Paige gritted her teeth. He, of course, glowed with health and that irritating masculine vigor of his. He wore an athletic t-shirt in a technical fabric and a pair of running shorts, and was clearly headed out to get himself into even better shape on the surrounding trails that scored the mountains, if that were even possible. No wonder he maintained that lean, rangy body of his that appeared to scoff at the very notion of fat. She wished she could hate him. She wished that pounding thing in her chest, and much lower, was hate.
“I’ve never slept better in my life,” she said staunchly.
Her mistake was that she’d drifted too close to him as she said it, as if he was a magnet and she was powerless to resist the pull. She remembered that, too. It had been like a tractor beam, that terrible compulsion. Like they were drawn together no matter what. Across the cavernous warehouse where she’d met him on that shoot. Across rooms, beds, showers. Wherever, whenever.
Ten years ago she’d thought that meant they were made for each other. She knew better now. Yet she still felt that draw.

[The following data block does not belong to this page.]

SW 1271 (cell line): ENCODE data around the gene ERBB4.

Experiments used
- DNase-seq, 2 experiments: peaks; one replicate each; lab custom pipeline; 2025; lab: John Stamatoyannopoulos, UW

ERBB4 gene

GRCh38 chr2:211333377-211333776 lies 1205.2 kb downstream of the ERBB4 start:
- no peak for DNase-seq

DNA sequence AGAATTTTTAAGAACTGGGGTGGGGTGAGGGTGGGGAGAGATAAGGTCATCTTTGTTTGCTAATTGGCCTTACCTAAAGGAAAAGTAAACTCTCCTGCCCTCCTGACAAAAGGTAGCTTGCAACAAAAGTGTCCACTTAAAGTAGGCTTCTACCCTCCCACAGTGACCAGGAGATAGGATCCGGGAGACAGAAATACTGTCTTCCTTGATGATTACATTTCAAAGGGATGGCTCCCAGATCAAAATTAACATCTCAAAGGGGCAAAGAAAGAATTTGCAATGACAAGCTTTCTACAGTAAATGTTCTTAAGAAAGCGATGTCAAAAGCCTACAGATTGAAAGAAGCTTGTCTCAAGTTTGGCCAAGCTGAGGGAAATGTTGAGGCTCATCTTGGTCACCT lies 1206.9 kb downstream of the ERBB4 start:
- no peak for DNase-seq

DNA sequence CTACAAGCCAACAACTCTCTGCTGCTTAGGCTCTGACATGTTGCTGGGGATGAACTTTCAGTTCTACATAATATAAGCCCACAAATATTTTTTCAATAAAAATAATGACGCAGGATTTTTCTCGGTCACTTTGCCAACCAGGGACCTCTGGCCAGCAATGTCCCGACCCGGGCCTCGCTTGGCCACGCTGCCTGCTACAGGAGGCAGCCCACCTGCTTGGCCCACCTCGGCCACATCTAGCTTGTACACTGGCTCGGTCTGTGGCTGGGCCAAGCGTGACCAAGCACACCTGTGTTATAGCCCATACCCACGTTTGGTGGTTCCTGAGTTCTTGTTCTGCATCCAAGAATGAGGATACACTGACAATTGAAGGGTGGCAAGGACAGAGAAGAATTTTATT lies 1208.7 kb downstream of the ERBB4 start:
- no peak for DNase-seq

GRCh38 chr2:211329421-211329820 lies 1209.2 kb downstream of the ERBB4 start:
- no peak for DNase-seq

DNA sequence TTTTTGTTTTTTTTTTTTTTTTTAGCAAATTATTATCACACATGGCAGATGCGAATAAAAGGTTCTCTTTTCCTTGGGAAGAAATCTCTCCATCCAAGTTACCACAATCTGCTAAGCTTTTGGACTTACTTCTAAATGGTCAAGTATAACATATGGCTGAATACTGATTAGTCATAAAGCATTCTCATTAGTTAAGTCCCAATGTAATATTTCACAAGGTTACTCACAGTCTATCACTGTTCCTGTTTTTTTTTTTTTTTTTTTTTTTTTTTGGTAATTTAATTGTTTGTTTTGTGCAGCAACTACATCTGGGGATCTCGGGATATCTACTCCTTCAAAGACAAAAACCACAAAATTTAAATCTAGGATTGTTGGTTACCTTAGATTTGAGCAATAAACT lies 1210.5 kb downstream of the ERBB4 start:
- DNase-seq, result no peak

Paige only flinched a little bit when he reached over and ran one of his elegant fingers in a soft crescent shape beneath her eye. It was such a gentle touch it made her head spin, especially when it was at such odds with that harsh look on his face, that ever-present gleam of furious gold in his gaze.
It took her one shaky breath, then another, to realize he’d traced the dark circle beneath her eye. That it wasn’t a caress at all.
It was an accusation.
“Liar,” he murmured, like he was reciting an old poem, and there was no reason it should feel like a sharp blade stuck hard beneath her ribs. “But I expect nothing else from you.”
Bite your tongue, she ordered herself when she started to reply. Because she might have got herself into this mess, twice, but that didn’t mean she had to make it worse. She poured her feelings into the way she looked at him, and one corner of that hard, uncompromising mouth of his kicked up. Resignation, she thought. If they’d been different people she might have called it a kind of rueful admiration.